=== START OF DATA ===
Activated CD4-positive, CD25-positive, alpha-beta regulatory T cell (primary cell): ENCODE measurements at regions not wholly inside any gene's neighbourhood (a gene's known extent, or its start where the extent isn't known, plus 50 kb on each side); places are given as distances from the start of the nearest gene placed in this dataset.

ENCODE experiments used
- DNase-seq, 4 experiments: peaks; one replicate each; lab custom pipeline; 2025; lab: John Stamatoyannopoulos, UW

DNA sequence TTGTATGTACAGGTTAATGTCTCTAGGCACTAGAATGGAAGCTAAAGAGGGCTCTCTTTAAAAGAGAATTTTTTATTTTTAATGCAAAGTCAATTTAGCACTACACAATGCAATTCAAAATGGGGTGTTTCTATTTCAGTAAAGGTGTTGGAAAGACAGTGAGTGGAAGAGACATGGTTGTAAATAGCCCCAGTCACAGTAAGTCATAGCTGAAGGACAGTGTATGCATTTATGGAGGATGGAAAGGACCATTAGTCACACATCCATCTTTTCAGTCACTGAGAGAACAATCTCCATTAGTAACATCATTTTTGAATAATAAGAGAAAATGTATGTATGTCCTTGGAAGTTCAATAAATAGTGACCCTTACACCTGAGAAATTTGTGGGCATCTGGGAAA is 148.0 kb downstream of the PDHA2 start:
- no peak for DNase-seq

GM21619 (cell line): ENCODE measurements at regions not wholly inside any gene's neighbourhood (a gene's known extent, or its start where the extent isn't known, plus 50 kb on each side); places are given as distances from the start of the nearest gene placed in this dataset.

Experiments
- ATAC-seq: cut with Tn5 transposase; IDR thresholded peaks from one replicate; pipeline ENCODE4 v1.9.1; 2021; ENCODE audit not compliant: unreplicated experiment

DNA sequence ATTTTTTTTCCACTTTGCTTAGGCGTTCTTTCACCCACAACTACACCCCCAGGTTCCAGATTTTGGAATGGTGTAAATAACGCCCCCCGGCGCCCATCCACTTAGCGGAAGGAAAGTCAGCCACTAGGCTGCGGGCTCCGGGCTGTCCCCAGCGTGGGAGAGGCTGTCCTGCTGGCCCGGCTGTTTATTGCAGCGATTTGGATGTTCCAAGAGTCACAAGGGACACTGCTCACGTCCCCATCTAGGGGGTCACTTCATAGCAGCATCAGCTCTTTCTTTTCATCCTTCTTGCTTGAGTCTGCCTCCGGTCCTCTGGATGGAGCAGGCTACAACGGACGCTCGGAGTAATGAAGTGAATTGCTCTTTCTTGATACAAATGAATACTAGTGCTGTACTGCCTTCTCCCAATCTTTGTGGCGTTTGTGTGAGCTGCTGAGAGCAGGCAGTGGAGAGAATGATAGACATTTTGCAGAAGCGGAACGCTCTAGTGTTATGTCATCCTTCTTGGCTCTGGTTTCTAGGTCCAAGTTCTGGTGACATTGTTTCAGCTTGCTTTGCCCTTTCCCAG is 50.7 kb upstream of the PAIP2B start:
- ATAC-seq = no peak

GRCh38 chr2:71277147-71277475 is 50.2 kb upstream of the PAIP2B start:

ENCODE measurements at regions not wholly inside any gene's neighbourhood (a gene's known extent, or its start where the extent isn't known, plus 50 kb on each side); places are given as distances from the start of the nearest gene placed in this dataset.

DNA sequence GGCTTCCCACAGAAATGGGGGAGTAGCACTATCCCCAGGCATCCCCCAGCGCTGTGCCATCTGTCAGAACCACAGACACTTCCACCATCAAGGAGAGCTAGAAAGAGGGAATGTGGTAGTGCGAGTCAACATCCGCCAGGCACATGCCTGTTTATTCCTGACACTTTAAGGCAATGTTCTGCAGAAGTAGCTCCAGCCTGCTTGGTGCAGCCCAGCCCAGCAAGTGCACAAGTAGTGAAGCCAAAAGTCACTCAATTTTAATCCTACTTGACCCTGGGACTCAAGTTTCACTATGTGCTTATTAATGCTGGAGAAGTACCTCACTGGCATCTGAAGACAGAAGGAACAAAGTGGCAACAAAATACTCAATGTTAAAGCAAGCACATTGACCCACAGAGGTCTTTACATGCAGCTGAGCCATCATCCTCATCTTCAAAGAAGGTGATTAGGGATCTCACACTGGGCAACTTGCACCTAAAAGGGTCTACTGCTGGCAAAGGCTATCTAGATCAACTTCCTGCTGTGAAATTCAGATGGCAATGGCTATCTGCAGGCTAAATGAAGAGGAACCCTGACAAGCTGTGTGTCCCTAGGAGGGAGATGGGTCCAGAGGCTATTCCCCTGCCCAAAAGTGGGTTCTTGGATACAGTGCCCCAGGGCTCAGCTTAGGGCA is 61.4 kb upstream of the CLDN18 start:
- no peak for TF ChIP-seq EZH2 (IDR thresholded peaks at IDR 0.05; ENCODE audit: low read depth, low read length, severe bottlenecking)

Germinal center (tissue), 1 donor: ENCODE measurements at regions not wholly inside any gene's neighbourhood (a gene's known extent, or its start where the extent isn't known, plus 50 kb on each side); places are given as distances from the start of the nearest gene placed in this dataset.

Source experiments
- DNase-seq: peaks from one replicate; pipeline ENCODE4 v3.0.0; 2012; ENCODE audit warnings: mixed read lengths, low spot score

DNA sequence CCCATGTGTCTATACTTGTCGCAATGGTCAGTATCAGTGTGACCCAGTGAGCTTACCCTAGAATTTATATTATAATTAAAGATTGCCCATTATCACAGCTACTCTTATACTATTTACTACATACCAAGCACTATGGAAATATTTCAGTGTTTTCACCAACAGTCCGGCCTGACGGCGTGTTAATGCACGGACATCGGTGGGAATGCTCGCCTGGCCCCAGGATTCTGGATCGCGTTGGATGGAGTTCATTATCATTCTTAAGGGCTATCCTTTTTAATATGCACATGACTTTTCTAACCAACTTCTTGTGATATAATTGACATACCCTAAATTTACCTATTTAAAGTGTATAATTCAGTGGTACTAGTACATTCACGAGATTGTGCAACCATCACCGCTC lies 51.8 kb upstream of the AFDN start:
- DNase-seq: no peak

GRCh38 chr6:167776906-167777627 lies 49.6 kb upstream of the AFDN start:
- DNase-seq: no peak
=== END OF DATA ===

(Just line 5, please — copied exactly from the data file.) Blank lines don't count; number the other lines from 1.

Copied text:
- no peak for DNase-seq